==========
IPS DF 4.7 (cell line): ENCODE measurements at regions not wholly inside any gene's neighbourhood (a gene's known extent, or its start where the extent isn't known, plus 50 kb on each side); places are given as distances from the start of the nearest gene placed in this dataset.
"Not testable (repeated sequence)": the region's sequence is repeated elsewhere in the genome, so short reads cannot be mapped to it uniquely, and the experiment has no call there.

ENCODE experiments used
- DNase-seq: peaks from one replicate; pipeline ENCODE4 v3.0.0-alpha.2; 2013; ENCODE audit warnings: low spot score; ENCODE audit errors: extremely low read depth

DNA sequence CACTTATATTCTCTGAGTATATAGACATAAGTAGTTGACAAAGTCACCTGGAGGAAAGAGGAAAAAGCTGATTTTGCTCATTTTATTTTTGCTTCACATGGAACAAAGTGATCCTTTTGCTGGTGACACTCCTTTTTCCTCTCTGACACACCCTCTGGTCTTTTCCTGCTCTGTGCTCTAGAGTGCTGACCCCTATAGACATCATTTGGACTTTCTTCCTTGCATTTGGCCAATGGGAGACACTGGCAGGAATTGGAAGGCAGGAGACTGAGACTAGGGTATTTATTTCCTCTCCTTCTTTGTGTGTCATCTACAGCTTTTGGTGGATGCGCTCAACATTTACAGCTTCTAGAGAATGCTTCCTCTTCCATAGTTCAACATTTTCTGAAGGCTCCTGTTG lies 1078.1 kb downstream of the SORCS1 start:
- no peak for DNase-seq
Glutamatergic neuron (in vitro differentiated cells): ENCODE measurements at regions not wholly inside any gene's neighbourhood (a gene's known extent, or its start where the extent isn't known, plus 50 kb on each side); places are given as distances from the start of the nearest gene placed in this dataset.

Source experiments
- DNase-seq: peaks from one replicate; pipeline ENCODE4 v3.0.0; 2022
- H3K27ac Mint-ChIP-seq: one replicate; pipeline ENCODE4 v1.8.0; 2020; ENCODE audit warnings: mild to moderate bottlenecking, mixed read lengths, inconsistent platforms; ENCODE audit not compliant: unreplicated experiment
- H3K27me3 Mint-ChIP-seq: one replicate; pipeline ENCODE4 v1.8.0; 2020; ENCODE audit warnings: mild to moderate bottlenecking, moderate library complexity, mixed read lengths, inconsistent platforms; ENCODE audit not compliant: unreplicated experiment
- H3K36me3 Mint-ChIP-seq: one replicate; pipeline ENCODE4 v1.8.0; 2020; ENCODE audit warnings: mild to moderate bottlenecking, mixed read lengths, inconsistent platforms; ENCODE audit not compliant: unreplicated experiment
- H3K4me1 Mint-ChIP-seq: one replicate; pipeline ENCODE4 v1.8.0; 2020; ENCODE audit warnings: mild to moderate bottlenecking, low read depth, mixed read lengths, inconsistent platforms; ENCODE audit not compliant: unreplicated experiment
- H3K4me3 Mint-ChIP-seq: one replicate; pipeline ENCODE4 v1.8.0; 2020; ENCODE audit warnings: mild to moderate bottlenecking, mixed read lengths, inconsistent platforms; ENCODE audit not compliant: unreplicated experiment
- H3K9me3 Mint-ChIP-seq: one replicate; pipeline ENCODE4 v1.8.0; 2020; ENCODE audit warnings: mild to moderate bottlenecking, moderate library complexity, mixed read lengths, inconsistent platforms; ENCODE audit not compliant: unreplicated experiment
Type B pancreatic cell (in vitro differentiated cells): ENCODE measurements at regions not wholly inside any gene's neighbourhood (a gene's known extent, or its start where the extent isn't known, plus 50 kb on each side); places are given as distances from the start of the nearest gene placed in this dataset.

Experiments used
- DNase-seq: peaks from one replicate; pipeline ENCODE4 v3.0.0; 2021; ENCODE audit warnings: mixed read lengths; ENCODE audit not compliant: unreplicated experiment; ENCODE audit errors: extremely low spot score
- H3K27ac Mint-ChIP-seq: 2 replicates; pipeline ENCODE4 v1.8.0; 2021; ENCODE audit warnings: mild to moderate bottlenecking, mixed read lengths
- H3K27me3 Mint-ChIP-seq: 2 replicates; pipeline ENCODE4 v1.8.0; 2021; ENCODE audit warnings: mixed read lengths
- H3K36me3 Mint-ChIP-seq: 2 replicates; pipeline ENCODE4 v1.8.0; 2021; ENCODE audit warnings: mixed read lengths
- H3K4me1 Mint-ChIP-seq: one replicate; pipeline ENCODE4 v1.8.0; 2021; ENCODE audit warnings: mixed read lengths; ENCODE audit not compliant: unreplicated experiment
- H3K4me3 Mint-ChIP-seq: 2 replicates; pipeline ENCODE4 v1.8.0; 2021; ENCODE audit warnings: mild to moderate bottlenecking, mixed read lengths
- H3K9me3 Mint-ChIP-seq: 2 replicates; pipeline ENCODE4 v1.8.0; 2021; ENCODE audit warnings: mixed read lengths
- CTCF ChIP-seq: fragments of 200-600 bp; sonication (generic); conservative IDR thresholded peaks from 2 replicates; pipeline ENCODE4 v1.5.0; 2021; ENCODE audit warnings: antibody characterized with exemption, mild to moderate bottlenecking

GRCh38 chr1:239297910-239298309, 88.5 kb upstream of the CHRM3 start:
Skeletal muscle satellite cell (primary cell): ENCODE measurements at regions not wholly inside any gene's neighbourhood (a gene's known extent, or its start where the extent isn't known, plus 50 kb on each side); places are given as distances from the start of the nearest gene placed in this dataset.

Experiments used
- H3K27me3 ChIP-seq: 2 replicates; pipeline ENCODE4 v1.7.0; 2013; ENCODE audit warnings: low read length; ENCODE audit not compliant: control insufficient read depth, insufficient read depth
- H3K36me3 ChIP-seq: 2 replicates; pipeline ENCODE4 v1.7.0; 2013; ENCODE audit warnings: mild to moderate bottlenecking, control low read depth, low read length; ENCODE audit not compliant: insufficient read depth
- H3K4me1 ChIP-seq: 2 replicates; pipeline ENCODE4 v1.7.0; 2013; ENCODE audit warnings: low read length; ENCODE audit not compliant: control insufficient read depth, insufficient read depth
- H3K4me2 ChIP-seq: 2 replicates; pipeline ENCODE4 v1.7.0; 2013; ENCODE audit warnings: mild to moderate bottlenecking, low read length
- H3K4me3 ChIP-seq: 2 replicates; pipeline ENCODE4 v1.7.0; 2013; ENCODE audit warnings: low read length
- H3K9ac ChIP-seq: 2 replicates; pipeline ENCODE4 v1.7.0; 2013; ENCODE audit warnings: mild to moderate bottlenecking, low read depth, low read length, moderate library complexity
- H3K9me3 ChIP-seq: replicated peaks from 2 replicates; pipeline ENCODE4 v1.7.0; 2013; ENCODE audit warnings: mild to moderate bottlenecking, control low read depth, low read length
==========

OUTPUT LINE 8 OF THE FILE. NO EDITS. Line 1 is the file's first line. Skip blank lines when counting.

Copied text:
Source experiments